Forum for Science, Industry and Business

Sponsored by:     3M 
Search our Site:

 

Koalas have a funny diet - do they have funny bacteria?

12.05.2015

With their specialized diet of almost exclusively Eucalyptus leaves, do koalas require specialist microbes to help them digest their food? Scientists from the Leibniz Institute for Zoo and Wildlife Research (IZW) investigated the composition of bacterial communities in different digestion-associated organs but found no unusual or special microbial communities when they compared these with those of other mammals.

The study also demonstrates that non-invasive samples such as faecal samples commonly used to assess the composition of microbial communities may not provide an accurate account of the host gut microbiome. The study has just been published in the scientific journal “Scientific Reports”.


Koala

Barbara Feldmann, IZW

The koala (Phascolarctos cinereus) is an arboreal marsupial that has a unique diet consisting almost exclusively of Eucalyptus leaves. Eucalyptus foliage has been described as an “unpromising” dietary source for being low in nutrients but rich in compounds which are toxic to most animals.

Bacteria are thought to play an important role in the digestion of Eucalyptus leaves. However, whether such an exclusive diet influences the composition of koala bacterial communities, or microbiomes, is unknown.

An international team of scientists from the Department of Wildlife Diseases of the Leibniz Institute for Zoo and Wildlife Research (IZW) in Berlin, Germany, University of the Sunshine Coast (Australia), University of Illinois at Urbana-Champaign (USA) and Vienna Zoological Garden characterised the koala microbiomes using next generation sequencing.

The scientists found that koala oral and gut microbiomes were similar in composition to the microbiomes from the same body regions of other mammalian species. Therefore the unique diet of koalas does not seem to influence koala microbial communities inhabiting digestion-associated organs. Furthermore, rectal swabs and faeces were compared, for the first time using high-throughput sequencing, in order to understand whether these two sample types are equivalent in describing koala gut microbiome.

Rectal swabs contained all of the diversity present in faecal samples, along with additional taxa, suggesting that faecal bacterial communities may only represent a subsample of the complex bacterial communities inhabiting the gut. Moreover, the faecal microbiomes of the captive koalas from this study were compared with existing data on wild koalas to understand whether captivity results in major alterations of koala gut microbiome.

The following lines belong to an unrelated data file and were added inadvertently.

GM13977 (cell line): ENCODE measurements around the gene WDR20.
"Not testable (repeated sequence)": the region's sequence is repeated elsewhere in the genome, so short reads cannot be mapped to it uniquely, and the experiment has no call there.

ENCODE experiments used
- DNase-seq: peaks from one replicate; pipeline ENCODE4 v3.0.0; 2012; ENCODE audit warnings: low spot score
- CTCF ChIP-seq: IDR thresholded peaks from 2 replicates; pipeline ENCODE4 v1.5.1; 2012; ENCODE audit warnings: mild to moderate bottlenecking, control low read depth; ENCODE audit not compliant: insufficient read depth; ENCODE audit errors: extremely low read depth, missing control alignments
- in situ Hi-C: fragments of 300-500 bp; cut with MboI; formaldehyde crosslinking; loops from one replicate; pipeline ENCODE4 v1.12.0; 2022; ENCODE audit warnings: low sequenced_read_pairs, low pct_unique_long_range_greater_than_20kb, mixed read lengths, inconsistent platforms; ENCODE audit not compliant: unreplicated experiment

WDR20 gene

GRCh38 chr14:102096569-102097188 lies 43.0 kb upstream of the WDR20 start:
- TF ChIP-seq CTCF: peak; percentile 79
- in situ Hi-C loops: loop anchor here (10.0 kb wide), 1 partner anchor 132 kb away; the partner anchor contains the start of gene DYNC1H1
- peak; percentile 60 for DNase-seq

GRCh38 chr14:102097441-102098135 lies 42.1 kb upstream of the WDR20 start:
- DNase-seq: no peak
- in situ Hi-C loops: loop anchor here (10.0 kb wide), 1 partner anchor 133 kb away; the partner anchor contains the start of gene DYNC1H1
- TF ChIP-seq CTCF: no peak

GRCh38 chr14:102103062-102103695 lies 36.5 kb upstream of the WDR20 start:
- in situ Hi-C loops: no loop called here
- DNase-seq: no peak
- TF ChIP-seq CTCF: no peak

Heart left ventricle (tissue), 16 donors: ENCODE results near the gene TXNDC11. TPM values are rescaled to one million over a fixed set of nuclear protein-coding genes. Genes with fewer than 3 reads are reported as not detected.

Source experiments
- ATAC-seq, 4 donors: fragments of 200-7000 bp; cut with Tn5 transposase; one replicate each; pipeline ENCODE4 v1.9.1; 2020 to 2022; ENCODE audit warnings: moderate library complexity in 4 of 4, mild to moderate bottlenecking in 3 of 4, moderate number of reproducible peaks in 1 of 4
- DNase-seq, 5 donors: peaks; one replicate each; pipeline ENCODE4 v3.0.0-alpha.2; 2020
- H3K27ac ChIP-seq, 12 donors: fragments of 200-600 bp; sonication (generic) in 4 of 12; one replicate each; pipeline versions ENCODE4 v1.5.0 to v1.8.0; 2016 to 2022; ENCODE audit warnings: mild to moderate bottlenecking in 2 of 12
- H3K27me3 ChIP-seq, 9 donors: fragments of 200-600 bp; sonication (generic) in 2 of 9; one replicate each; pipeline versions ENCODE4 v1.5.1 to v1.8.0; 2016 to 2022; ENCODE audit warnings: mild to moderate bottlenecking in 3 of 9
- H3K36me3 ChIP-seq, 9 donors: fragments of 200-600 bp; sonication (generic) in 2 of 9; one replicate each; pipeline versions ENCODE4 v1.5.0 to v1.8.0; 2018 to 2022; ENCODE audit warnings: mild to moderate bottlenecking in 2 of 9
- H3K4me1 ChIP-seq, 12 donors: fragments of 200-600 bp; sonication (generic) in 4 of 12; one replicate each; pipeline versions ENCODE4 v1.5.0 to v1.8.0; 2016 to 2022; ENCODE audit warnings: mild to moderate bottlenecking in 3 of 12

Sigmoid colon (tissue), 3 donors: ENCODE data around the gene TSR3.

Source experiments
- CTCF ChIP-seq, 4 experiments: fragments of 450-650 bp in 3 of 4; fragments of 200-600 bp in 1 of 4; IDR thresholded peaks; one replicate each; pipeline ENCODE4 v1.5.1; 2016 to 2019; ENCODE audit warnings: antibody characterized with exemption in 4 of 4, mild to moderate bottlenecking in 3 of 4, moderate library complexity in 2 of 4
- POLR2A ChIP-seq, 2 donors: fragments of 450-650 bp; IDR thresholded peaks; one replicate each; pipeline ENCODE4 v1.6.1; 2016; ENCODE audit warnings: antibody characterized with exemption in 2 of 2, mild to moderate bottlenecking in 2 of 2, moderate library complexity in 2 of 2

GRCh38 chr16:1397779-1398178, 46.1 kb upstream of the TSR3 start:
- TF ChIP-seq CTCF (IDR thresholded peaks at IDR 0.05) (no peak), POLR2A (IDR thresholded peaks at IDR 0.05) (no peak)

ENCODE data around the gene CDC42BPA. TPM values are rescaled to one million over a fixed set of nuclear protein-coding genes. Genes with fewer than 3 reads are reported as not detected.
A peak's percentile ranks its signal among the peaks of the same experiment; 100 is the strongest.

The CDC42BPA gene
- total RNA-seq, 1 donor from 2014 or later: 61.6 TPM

The results showed that the profile of captive and wild koalas were similar, suggesting that captivity may not compromise koala microbial health. Because koalas frequently suffer from ocular diseases caused by Chlamydia infection, the microbiome of the koala eye was also examined. This microbial community was very diverse, similar to other mammalian ocular microbiomes but with an unusually high representation of bacteria from a family not observed in other mammals.

Further research will be needed to determine whether this influences the susceptibility of koalas to infections by Chlamydia. This is the first study describing the composition of the eye microbiome of a non-human mammal by high-throughput sequencing and it establishes the healthy baseline for this body part to which microbiomes of diseased states can be compared.

Publication:
Alfano N, Courtiol A, Vielgrader H, Timms P, Roca AL, Greenwood AD (2015): Variation in koala microbiomes within and between individuals: effect of body region and captivity status. SCI REP. Doi: 10.1038/srep10189.

Contact:
Leibniz Institute for Zoo and Wildlife Research (IZW)
Alfred-Kowalke-Str. 17
10315 Berlin
Germany

Niccolò Alfano
Tel.: +49 30 5168-455
alfano@izw-berlin.de

Steven Seet
Tel.: +49 30 5168-125
seet@izw-berlin.de

Weitere Informationen:

http://www.izw-berlin.de

Saskia Donath | Forschungsverbund Berlin e.V.